You Could Have It So Much Better received universal acclaim from music critics, with a score of 83 out of 100 on Metacritic. Nitsuh Abebe of Pitchfork Media complimented the band on returning with a "big ridiculous stomper, a song whose hooks get so happily ballroom-glam you'd almost think they stole them from the Sweet or the Bay City Rollers-- the kind of song most bands wouldn't be able to pull off without telegraphing a whole lot of irony and embarrassment". Will Hermes of Entertainment Weekly wrote that the album "shows Franz Ferdinand working harder and sounding bigger, befitting their stature as rock's saviors of the moment", while David Fricke of Rolling Stone noted that the album "shows deeper roots in the first wave of white electric dance music: specifically the crunchy-guitar R&B and arch-garage songwriting of 1965–1967 Kinks". Spin's Andrew Beaujon stated that it "sounds exactly like what you'd expect, with pumping disco beats and lookin'-sharp guitars on track after propulsive track", and the magazine later ranked it the third best album of 2005 and called it "so much better than its predecessor" thanks to Kapranos' "dubious sensitivity".
|1.||"The Fallen" ( Listen (help·info))||3:42|
|2.||"Do You Want To"||3:35|
|5.||"Evil and a Heathen"||2:05|
|6.||"You're the Reason I'm Leaving"||2:47|
|7.||"Eleanor Put Your Boots On" ( Listen (help·info))||2:49|
|8.||"Well That Was Easy"||3:02|
|9.||"What You Meant"||3:24|
|10.||"I'm Your Villain"||4:03|
|11.||"You Could Have It So Much Better"||2:41|
|14.||"Your Diary" (also a B-side on the British CD single for "Do You Want To")||3:08|
|15.||"Fabulously Lazy" (also a B-side on the British Maxi-CD single for "Do You Want To"; lead vocals performed by Nick McCarthy (verses, bridge) and Alex Kapranos (chorus))||2:55|
|iTunes only exclusive|
|14.||"Do You Want To" (live at Princes Street Gardens Edinburgh)||3:42|
- Alex Kapranos – lead guitar, keyboards, lead vocals
- Nick McCarthy – rhythm guitar, vocals, keyboards
- Bob Hardy – bass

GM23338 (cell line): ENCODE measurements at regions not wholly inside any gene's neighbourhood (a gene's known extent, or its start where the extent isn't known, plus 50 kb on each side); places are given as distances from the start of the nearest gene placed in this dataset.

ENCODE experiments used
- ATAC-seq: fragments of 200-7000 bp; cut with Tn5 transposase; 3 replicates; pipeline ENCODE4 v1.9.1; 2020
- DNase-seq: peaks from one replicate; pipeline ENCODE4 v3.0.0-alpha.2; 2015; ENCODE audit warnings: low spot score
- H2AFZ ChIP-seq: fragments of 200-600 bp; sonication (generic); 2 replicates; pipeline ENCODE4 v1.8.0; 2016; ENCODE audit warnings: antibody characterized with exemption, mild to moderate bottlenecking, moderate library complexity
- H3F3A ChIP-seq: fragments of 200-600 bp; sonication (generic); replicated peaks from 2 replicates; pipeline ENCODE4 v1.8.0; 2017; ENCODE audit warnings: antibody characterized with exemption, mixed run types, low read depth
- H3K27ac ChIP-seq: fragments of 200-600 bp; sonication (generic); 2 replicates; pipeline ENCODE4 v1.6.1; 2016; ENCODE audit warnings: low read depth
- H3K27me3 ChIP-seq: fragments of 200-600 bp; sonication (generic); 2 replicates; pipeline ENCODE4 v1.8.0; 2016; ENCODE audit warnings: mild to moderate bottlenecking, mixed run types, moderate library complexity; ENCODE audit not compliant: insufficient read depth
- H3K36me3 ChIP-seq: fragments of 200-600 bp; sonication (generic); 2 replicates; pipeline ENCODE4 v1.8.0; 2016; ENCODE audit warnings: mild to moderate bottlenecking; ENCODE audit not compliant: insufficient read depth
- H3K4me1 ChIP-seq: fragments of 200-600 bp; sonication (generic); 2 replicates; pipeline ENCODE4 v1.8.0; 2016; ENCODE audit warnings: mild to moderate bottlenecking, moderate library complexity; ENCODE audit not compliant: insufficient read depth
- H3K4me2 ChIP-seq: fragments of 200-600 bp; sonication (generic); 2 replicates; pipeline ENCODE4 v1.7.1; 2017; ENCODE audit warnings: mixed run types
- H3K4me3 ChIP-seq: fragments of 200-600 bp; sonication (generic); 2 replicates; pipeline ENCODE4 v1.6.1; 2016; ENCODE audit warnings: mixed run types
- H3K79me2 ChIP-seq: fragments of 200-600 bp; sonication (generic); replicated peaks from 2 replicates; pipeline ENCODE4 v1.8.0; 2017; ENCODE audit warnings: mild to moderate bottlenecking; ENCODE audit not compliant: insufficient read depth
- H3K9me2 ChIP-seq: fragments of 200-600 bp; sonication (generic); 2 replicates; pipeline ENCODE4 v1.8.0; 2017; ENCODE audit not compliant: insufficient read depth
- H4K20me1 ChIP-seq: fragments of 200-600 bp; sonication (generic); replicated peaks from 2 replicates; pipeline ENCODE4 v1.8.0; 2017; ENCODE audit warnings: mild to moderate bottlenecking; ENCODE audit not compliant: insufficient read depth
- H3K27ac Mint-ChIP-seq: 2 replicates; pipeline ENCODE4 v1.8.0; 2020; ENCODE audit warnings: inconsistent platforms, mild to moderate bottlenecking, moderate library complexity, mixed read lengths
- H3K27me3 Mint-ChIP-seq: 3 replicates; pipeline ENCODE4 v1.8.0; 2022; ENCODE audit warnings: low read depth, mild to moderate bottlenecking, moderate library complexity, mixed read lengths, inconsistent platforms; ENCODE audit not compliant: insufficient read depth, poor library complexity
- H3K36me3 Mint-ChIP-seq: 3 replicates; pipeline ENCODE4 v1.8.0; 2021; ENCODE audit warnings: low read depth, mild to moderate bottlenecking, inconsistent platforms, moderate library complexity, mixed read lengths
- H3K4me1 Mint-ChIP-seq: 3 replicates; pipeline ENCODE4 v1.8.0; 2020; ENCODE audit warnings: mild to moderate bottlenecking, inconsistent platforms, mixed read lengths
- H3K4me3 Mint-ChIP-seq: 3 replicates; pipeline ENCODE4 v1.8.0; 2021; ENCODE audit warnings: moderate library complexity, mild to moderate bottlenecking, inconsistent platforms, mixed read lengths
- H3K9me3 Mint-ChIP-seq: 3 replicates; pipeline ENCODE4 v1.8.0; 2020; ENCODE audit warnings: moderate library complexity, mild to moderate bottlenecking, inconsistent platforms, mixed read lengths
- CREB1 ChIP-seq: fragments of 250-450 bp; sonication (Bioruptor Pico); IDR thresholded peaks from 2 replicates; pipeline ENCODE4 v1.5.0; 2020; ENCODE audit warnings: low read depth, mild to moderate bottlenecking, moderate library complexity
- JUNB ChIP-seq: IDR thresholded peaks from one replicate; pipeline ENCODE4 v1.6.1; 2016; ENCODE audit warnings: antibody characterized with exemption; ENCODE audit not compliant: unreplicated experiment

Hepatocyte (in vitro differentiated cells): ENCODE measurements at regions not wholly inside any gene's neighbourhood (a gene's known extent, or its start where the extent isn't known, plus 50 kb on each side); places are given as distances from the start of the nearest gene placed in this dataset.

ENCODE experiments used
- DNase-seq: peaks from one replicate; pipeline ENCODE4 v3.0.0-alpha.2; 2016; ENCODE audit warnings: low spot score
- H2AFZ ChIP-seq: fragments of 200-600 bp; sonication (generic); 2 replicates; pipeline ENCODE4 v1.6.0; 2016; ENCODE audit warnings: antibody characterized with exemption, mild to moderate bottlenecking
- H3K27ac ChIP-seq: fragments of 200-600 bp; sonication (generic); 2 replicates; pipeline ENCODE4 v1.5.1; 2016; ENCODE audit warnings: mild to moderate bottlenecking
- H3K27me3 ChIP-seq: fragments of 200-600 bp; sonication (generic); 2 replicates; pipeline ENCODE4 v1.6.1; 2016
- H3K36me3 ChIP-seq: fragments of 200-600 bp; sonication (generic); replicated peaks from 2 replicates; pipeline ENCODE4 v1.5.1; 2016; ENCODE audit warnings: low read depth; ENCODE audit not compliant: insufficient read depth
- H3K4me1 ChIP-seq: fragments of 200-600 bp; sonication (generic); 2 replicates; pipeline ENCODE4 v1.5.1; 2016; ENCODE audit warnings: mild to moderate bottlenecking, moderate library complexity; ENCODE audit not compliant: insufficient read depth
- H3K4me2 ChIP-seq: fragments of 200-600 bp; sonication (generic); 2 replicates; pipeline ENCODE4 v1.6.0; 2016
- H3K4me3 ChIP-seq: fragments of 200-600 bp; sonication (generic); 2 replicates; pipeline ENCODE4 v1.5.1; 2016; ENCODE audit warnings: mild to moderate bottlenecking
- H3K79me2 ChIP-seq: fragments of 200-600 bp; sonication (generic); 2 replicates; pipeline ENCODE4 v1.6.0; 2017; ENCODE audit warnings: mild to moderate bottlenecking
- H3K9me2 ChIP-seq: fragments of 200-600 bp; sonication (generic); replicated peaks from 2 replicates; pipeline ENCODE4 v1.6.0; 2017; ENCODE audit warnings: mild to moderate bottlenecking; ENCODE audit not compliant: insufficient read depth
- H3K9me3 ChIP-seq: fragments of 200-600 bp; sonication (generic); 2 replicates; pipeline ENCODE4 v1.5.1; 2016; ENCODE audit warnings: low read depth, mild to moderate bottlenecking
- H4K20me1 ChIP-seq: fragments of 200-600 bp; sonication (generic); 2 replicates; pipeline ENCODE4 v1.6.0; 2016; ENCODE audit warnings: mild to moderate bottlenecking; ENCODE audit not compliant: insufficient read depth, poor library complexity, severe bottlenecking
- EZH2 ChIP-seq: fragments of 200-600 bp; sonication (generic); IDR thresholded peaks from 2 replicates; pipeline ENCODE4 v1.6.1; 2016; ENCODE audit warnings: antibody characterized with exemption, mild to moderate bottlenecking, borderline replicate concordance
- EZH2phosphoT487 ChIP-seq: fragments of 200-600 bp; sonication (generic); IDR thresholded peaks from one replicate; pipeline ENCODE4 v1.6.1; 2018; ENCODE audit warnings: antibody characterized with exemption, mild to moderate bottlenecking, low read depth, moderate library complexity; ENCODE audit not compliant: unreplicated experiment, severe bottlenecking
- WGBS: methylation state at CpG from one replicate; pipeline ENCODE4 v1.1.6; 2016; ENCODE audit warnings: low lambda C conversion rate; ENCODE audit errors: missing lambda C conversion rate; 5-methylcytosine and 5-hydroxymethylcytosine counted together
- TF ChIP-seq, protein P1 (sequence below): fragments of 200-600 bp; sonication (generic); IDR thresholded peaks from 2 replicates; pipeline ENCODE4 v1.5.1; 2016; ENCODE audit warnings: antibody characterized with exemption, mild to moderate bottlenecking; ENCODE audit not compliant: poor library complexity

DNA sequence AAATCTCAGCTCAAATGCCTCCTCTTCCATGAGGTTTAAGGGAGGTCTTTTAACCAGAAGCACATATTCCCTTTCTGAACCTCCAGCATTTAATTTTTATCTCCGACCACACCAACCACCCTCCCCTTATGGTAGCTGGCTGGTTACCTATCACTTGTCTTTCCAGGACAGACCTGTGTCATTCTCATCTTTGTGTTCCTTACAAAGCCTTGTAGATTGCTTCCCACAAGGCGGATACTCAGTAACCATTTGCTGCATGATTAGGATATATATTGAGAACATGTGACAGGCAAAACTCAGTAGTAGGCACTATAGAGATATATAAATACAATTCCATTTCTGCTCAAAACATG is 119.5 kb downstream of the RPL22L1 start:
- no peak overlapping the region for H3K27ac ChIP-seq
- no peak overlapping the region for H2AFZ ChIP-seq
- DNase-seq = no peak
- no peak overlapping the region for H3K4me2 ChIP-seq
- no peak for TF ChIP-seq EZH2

- Paul Thomson – drums, percussion, backing vocals
|Japan||28 September 2005||Sony Music Japan||CD||EICP-555|
|7 December 2005||CD||EICP-575||Japanese reissue|
|1 February 2006||2CD||EICP-595/596||Japanese edition with bonus disc You Could Have It So Much Better & Better|
|United Kingdom||3 October 2005||Domino||LP||WIGLP161|
|United States||4 October 2005||Domino / Epic Records||LP||E94800|
|DualDisc||EN97725||Contains the material featured on the UK CD/DVD edition|
The cover is inspired by the works of Alexander Rodchenko, the Russian avant-garde photographer and collage pioneer. In particular, the cover image is a direct copy of Rodchenko's famous portrait of Lilya Brik.
- "Archived copy". Archived from the original on 8 December 2007. Retrieved 16 December 2007.
- Official fan-site news article
- "Reviews for You Could Have It So Much Better by Franz Ferdinand". Metacritic. Retrieved 16 November 2013.
- Phares, Heather. "You Could Have It So Much Better – Franz Ferdinand". AllMusic. Retrieved 16 November 2013.
- Hermes, Will (10 October 2005). "You Could Have It So Much Better". Entertainment Weekly. Retrieved 12 August 2015.
- Petridis, Alexis (30 September 2005). "Franz Ferdinand, You Could Have It So Much Better". The Guardian. Retrieved 16 November 2013.
- Hilburn, Robert (2 October 2005). "A glow in the dark". Los Angeles Times. Retrieved 13 December 2014.
- Needham, Alex (28 September 2005). "Franz Ferdinand: You Could Have It So Much Better". NME. Retrieved 16 November 2013.
- Abebe, Nitsuh (2 October 2005). "Franz Ferdinand: You Could Have It So Much Better". Pitchfork Media. Retrieved 16 November 2013.
- "Franz Ferdinand: You Could Have It So Much Better". Q (231): 108. October 2005.
- Fricke, David (20 October 2005). "You Could Have It So Much Better". Rolling Stone. Retrieved 12 August 2015.
- Beaujon, Andrew (October 2005). "Just Good Enough!". Spin. 21 (10): 132. Retrieved 3 June 2016.
- Christgau, Robert (1 November 2005). "Consumer Guide: Christians and Heathens". The Village Voice. Retrieved 12 August 2015.
- Greenwald, Andy (January 2006). "3. Franz Ferdinand: You Could Have It So Much Better". Spin. 22 (1): 65. Retrieved 3 June 2016.
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9 October 2005 – 15 October 2005